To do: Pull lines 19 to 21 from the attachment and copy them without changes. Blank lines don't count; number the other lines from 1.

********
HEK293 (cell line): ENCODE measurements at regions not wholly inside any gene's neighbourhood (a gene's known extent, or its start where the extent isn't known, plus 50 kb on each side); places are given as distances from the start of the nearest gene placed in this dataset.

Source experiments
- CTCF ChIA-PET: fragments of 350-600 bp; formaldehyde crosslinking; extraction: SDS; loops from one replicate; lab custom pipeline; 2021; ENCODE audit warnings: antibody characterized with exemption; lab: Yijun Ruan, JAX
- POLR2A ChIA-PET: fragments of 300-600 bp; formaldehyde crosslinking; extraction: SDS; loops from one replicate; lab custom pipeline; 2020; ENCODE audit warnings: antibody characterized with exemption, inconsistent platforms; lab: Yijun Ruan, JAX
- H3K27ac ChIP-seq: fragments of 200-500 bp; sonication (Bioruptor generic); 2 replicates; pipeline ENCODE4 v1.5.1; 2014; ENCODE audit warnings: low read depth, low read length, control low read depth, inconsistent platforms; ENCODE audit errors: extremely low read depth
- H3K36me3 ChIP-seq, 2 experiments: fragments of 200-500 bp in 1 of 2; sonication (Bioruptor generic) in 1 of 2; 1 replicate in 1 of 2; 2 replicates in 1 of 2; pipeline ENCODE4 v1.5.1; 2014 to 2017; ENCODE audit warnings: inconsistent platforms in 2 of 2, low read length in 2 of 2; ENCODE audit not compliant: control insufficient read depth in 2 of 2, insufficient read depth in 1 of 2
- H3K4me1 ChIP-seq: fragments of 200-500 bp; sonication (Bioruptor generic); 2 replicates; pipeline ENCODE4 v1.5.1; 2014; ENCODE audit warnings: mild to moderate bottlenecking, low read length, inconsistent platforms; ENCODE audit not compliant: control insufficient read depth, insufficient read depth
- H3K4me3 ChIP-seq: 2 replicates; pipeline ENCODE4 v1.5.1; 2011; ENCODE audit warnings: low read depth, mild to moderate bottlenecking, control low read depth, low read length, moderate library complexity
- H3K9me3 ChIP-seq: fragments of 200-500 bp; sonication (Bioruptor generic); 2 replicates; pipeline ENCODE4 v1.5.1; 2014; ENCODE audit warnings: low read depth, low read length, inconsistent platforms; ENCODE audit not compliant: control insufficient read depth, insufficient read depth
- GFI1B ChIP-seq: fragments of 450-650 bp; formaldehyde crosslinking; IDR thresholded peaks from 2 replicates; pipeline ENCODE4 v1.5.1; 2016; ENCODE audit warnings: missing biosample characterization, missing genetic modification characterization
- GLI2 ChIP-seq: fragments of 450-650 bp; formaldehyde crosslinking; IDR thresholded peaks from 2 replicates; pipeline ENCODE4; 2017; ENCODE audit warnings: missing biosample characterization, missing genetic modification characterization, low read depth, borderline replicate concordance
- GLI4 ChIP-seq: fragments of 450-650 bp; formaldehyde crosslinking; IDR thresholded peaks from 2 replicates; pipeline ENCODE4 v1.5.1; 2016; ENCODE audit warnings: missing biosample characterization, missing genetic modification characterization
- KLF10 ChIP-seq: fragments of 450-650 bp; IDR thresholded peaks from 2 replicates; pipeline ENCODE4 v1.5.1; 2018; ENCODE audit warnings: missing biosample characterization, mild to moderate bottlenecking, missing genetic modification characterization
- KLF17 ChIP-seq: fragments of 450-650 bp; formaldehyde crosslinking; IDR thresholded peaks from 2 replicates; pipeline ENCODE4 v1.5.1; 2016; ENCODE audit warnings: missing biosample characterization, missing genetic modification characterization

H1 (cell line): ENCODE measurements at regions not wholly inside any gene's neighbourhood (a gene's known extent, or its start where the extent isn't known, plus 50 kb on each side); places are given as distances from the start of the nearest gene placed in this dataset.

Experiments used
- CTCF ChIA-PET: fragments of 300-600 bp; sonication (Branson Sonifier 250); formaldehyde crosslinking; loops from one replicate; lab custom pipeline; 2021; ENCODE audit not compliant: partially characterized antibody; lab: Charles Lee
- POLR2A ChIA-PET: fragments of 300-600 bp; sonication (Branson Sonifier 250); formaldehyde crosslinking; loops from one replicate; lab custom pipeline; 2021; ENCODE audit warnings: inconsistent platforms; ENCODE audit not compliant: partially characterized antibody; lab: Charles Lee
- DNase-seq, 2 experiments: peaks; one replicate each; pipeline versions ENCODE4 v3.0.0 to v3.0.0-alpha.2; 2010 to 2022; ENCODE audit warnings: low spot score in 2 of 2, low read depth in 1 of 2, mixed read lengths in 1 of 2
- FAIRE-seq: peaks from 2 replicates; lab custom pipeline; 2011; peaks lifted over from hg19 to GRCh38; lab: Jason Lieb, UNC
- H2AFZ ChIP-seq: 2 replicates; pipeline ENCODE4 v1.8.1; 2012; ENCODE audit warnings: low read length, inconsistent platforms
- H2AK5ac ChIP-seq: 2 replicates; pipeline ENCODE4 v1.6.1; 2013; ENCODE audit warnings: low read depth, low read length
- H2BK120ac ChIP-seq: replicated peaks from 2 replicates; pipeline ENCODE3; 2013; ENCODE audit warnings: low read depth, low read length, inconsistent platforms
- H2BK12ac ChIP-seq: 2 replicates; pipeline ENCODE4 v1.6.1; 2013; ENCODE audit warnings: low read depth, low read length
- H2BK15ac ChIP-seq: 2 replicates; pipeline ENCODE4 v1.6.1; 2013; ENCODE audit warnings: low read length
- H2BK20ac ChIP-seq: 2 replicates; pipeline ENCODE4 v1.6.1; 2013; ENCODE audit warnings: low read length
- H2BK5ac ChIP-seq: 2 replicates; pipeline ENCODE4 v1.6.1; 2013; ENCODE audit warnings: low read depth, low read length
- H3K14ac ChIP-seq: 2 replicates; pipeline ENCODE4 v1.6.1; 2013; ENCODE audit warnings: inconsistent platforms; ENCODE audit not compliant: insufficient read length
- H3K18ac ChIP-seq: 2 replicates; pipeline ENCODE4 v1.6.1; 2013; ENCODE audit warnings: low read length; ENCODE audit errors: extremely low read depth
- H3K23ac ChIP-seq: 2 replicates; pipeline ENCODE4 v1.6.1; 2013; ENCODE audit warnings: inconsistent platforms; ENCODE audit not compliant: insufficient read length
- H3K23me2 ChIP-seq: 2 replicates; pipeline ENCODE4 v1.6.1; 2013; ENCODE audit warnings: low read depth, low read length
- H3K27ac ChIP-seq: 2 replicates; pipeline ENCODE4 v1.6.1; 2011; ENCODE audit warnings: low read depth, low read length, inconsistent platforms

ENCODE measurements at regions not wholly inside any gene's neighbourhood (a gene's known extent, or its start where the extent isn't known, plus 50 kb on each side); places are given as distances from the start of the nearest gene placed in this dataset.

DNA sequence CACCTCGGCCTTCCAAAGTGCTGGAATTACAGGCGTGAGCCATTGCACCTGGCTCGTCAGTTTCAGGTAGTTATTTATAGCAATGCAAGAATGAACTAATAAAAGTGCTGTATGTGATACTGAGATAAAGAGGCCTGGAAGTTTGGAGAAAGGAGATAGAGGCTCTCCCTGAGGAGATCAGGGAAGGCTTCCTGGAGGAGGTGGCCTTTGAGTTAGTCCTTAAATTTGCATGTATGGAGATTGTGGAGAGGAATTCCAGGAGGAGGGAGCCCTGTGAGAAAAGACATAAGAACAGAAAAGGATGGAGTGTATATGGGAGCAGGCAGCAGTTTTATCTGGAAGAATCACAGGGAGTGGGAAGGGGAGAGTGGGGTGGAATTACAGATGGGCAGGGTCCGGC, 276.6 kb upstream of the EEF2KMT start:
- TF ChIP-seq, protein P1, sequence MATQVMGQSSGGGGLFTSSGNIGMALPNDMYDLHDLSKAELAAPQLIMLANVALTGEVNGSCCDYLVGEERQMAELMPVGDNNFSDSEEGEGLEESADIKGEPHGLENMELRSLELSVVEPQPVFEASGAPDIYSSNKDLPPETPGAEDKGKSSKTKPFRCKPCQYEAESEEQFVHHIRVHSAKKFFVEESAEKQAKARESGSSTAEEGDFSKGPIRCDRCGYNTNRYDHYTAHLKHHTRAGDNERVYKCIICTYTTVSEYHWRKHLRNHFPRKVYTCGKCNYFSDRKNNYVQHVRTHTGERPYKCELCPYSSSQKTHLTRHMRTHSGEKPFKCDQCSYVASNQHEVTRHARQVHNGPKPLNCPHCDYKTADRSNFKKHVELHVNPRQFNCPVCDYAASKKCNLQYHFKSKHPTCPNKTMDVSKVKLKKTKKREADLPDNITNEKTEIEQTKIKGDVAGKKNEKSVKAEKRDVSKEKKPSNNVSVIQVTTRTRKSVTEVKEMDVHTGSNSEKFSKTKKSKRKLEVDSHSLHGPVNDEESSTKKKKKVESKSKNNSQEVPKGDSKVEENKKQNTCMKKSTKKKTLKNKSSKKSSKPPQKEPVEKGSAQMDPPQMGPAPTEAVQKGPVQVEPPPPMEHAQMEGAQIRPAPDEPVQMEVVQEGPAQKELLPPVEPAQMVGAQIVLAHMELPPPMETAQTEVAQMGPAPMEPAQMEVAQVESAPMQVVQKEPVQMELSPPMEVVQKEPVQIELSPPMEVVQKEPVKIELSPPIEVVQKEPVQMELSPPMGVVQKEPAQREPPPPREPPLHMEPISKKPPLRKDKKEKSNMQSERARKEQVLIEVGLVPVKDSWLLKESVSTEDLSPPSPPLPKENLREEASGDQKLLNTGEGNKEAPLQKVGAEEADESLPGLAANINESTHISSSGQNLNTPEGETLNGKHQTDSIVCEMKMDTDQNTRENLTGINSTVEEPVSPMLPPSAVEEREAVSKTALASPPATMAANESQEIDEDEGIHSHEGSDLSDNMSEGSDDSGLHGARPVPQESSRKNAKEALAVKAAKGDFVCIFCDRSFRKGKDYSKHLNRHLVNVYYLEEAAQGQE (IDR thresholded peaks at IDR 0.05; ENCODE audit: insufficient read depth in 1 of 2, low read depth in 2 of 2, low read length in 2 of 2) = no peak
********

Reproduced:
- DNase-seq, 2 experiments: peaks; one replicate each; pipeline versions ENCODE4 v3.0.0 to v3.0.0-alpha.2; 2010 to 2022; ENCODE audit warnings: low spot score in 2 of 2, low read depth in 1 of 2, mixed read lengths in 1 of 2
- FAIRE-seq: peaks from 2 replicates; lab custom pipeline; 2011; peaks lifted over from hg19 to GRCh38; lab: Jason Lieb, UNC
- H2AFZ ChIP-seq: 2 replicates; pipeline ENCODE4 v1.8.1; 2012; ENCODE audit warnings: low read length, inconsistent platforms